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Words of Life

A Light in the Dark

By Jim Cymbala May 13, 2012 Words of Life

When I was ten, my family lived on Parkside Avenue in Brooklyn near Prospect Park. We live in a small railroad apartment, so called because it had three narrow rooms in a straight line, like boxcars. My older brother, younger sister, and I shared the only real bedroom. My parents slept on a pullout sofa in the living room, no more than twenty feet away from us. We were obviously a very close family.

One night I got up in the middle of the night and went downstairs to the unfinished basement for some reason. It was cluttered with boxes, crates, and my dad’s woodworking tools and supplies. I was too small to reach the light, so I walked through the basement in the dark. I wasn’t worried because I knew every inch of that area. Or at least I thought I did until I rammed my bare foot into a heavy box.

“Owwww!” I screamed in excruciating pain. I sank down to the floor, crying and grabbing my foot in agony. I thought I would pass out from the pain. I sat in the dark until the pain subsided enough for me to hobble back upstairs.

Two days later, I was still sore. But I learned a lesson that we all learn one way or another: walking in the dark can be dangerous. If the light had been on, I would have avoided all the pain. I would have seen the box and stepped around it.

For most of the world’s history, fire, not electric light bulbs, has illuminated dark nights. Fire helped people see where they were going so they could avoid unseen dangers. It helped them to avoid running into things that blocked their paths or that were coming toward them in the dark.

Thank God that the Holy Spirit’s fire also produces light — something we desperately need in a world full of difficult decisions and hidden dangers. The Spirit illuminates our lives and our choices so that we can see the path ahead and know what to avoid. Yet too often we don’t seek the Holy Spirit’s direction when it comes time to making vital decisions. Even religious organizations often rely only on human intelligence rather than the Holy Spirit’s light for critical decision making. A preacher recently told me that he had attended a board meeting for a Christian ministry. He noticed that no one prayed before it started. There was also no prayer during the meeting, and when it came time to make a difficult decision, not one person suggested trying to find the mind of Christ. No one thought to pray, “Jesus, we don’t know what to do. Send us your Spirit.”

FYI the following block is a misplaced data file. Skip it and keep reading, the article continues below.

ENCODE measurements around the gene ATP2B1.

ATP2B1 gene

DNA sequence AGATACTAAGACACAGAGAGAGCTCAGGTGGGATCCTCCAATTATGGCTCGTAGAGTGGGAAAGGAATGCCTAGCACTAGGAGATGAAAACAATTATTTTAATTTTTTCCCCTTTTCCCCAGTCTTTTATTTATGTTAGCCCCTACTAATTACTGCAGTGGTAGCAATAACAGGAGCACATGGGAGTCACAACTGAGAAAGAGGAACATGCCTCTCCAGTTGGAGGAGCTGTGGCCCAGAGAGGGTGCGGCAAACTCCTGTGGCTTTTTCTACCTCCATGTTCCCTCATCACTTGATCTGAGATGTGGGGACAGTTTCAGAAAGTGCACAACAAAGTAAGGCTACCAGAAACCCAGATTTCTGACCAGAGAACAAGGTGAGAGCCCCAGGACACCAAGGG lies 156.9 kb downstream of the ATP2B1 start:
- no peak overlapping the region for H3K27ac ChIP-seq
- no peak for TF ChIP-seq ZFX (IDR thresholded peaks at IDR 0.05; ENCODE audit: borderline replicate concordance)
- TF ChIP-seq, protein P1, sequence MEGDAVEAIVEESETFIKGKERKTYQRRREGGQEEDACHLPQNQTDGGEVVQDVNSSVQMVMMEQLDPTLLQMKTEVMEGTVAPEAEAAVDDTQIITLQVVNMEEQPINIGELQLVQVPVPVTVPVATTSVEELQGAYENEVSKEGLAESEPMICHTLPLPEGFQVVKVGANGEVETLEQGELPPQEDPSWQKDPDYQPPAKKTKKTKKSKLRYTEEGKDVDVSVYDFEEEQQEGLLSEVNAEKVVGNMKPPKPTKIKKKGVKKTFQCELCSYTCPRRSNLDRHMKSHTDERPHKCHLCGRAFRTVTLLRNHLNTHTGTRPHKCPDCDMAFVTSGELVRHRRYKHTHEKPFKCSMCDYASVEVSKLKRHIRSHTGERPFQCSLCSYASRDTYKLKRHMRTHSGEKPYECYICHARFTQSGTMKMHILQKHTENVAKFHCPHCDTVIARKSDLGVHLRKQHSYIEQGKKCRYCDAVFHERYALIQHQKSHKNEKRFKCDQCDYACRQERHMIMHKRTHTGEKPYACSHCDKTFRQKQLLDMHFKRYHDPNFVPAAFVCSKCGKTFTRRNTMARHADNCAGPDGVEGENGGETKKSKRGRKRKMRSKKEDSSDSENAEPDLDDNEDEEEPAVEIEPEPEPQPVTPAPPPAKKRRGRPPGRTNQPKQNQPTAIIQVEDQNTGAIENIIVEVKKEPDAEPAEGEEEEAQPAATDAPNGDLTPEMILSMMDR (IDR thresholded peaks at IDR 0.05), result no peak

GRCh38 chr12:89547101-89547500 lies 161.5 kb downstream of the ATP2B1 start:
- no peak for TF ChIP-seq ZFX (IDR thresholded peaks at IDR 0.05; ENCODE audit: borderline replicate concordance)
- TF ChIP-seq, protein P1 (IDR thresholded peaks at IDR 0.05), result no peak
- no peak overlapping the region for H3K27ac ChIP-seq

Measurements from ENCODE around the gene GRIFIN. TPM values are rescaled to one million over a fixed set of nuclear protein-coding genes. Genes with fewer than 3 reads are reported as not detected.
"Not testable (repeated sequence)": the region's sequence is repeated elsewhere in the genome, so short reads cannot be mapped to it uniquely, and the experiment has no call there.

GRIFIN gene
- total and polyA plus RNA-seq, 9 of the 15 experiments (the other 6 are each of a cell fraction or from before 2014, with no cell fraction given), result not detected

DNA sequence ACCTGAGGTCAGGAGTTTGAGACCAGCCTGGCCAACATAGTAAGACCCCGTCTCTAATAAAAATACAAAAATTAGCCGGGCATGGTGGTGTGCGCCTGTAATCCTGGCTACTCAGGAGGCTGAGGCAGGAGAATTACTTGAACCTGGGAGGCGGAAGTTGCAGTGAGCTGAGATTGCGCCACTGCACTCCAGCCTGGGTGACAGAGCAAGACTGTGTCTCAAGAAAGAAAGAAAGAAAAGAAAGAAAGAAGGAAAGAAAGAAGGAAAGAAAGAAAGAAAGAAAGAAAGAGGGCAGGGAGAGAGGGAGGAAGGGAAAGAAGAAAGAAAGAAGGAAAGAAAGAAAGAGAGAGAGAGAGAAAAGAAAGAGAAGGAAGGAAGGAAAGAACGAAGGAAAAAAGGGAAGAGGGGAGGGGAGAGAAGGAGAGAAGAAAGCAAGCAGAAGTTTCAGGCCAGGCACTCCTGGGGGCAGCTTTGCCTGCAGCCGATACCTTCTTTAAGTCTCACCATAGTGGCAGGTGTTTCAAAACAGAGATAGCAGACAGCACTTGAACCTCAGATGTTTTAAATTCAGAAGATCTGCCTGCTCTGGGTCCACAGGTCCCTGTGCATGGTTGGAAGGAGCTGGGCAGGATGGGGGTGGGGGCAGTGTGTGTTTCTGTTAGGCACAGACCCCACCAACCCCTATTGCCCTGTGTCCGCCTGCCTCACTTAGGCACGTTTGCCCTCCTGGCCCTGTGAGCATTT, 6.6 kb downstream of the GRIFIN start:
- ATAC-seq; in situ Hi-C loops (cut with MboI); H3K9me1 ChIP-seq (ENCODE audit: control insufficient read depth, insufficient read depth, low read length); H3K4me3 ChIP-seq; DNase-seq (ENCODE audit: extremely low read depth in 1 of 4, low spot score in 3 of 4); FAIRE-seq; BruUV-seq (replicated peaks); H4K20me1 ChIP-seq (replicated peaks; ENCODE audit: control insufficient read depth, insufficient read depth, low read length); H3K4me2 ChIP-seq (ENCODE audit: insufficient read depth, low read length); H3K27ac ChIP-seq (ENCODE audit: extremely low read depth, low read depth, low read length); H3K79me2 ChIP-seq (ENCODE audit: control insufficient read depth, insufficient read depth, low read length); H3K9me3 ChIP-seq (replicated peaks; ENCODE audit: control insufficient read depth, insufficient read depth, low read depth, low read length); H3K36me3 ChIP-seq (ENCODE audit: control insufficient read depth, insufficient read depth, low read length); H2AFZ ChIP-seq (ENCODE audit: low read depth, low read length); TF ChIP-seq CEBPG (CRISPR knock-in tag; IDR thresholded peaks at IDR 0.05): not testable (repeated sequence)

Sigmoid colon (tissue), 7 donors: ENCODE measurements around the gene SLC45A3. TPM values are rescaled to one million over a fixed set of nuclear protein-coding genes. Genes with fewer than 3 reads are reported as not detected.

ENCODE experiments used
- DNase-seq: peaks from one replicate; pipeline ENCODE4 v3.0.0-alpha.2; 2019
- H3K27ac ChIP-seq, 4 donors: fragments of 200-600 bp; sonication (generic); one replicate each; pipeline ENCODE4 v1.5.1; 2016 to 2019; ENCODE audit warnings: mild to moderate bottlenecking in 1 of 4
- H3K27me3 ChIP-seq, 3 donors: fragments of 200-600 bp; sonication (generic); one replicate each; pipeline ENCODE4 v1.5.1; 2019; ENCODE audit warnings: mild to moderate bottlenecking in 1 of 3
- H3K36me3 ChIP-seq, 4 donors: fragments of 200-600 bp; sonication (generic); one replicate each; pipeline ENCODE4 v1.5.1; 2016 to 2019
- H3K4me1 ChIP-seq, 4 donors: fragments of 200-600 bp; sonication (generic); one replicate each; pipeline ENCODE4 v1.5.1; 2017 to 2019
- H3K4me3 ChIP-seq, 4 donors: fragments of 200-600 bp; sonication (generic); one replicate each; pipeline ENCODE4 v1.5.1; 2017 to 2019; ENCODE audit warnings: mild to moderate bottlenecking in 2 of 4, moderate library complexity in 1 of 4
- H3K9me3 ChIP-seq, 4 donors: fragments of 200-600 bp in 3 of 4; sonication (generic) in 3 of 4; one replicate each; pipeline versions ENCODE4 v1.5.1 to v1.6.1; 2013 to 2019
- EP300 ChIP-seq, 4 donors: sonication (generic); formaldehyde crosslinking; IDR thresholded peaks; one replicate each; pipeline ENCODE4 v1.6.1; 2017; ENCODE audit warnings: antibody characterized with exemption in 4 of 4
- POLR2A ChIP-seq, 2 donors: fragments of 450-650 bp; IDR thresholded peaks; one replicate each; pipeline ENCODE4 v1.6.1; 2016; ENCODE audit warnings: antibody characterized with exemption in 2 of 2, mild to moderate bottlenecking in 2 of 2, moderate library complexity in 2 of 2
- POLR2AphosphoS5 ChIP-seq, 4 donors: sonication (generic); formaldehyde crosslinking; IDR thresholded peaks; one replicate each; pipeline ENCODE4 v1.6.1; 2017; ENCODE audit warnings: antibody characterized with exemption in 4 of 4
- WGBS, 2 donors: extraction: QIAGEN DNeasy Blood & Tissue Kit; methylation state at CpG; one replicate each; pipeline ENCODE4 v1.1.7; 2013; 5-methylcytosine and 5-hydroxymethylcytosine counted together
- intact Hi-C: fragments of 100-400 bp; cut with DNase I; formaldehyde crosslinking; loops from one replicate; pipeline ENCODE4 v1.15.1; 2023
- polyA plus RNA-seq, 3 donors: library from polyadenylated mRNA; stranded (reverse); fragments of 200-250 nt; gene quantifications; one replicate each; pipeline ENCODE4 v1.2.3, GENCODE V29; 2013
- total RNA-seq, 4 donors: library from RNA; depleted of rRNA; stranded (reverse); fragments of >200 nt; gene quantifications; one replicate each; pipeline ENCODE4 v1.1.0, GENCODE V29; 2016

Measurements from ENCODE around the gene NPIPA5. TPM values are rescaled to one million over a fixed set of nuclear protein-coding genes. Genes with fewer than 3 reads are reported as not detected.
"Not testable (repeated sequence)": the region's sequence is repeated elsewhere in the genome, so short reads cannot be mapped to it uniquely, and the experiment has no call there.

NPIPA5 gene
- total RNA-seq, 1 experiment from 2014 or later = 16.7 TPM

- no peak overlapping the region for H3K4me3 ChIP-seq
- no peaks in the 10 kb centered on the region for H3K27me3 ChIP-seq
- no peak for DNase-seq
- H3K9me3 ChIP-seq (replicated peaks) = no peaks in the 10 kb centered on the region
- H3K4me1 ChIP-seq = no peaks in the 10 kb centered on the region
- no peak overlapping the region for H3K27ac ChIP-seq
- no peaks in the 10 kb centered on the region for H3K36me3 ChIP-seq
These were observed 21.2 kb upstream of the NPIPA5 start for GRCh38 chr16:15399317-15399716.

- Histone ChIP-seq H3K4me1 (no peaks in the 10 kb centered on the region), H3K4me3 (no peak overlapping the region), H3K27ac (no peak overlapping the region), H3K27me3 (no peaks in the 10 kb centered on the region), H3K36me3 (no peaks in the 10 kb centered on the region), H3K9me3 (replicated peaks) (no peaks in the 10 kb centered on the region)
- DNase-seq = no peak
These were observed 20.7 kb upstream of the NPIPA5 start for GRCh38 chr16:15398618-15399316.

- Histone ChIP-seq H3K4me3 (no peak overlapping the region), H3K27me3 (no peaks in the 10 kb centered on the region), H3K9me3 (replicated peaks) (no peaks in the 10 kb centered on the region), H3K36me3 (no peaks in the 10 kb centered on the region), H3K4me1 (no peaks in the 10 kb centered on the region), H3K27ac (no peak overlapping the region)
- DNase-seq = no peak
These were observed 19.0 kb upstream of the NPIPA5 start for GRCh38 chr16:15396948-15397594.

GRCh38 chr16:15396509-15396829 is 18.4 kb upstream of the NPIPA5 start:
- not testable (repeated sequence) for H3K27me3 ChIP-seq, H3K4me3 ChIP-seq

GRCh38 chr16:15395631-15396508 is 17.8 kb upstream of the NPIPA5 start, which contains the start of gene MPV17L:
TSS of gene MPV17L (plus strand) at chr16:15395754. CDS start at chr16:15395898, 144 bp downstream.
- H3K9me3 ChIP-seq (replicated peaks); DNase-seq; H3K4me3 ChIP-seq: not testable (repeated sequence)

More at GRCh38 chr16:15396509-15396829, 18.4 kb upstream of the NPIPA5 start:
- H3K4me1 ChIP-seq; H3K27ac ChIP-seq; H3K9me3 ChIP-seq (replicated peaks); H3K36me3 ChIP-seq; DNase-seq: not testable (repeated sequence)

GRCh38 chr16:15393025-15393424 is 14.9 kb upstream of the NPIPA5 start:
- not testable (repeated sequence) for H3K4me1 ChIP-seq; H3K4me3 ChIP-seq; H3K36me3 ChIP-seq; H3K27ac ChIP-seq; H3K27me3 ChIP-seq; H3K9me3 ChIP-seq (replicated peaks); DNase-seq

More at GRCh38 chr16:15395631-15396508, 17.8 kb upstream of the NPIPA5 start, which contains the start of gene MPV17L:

The Holy Spirit is God’s only agent on earth. He was sent here to guide us. If you read the book of Acts, you’ll see that a computer mapping program didn’t govern Paul’s trips. The illumination of the Holy Spirit guided his path. In fact, the spirit forbade Paul from going to some places — not because they didn’t need to hear the gospel, but because God had another plan. And the apostle waited until the Spirit’s direction could guide him into it.

To the believers in Thessalonica, Paul wrote, “Do not put out the Spirit’s fire” (1 Thess. 5:19). Amazingly, although the Holy Spirit is fully God, it is entirely possible for believers like you and me to hinder his work and quench his sacred fire. Some people falsely believe that whatever God wants to do he will do. Consider Jesus’ invitation to his own church in Laodicea: “Here I am! I stand at the door and knock. If anyone hears my voice and opens the door, I will come in and eat with that person, and they with me” (Rev. 3:20). If he’s Christ, and he wants in, why doesn’t he just come in? Why does he bother knocking and asking? That’s the mystery of God’s sovereignty and our free will. We must respond to him, or we will miss out on his planned blessing.

Paul told Timothy to stir up the embers, to keep the fire going. We need to do the same thing. For some of us, the embers are faintly glowing, and we need to tend them, stir them up so they will burst into open flame.

Thank God for financial resources, equipment, talent, education, and new translations of the Bible. But for most of us, the greatest need is still more fire. We need the fire of the Holy Spirit changing our lives and our local assemblies. We need it spreading throughout our towns and cities, spreading so Christ can be glorified. May that be our prayer today. Send the fire, God. Burn, penetrate, change, renovate, illuminate. Do as you promised, as we wait in Christ’s name.

Excerpted from Spirit Rising: Tapping into the Power of the Holy Spirit by Jim Cymbala (Zondervan). Used with permission.

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